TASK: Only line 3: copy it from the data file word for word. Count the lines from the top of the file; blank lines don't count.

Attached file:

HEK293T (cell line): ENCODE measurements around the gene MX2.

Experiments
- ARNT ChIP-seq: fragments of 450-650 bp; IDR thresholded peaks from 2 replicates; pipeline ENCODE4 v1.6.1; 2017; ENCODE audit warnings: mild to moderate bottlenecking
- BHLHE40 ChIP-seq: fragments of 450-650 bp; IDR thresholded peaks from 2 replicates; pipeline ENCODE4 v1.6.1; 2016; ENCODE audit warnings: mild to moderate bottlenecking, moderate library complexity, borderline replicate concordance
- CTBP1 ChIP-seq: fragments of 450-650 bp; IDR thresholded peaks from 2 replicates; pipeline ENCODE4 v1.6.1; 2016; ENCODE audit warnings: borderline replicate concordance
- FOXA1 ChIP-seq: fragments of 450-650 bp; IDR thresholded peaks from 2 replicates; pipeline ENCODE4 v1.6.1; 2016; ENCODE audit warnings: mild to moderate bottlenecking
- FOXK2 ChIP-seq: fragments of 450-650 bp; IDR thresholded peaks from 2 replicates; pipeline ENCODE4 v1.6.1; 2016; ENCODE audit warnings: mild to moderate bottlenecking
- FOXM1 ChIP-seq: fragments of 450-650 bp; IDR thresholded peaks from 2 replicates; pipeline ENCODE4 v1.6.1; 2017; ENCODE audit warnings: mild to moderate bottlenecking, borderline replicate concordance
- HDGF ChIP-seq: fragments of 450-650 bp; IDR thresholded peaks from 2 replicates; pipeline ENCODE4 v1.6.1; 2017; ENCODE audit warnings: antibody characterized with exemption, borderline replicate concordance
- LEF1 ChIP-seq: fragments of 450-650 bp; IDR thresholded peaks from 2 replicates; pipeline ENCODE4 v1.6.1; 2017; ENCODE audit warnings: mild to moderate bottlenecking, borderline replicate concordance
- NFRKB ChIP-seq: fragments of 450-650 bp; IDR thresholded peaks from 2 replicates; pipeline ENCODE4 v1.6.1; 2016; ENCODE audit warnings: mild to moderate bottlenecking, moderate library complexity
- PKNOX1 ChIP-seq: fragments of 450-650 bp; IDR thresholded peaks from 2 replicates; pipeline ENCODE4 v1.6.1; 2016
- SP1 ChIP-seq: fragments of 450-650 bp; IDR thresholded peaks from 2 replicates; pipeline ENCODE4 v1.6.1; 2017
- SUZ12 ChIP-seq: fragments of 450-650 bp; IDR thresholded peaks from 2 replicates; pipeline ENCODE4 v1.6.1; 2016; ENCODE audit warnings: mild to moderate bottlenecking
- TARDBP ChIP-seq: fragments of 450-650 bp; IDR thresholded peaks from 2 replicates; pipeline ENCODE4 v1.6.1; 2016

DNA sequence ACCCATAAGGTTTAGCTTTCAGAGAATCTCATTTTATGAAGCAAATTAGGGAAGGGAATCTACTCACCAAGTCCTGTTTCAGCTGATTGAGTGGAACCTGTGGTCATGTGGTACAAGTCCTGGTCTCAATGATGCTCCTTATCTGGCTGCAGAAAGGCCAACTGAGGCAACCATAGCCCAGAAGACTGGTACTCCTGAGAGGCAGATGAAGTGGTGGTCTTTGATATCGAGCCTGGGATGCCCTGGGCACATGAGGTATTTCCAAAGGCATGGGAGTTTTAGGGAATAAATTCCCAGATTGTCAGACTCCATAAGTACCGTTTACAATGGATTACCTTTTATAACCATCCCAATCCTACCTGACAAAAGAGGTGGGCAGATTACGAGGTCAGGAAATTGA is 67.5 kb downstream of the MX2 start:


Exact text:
- ARNT ChIP-seq: fragments of 450-650 bp; IDR thresholded peaks from 2 replicates; pipeline ENCODE4 v1.6.1; 2017; ENCODE audit warnings: mild to moderate bottlenecking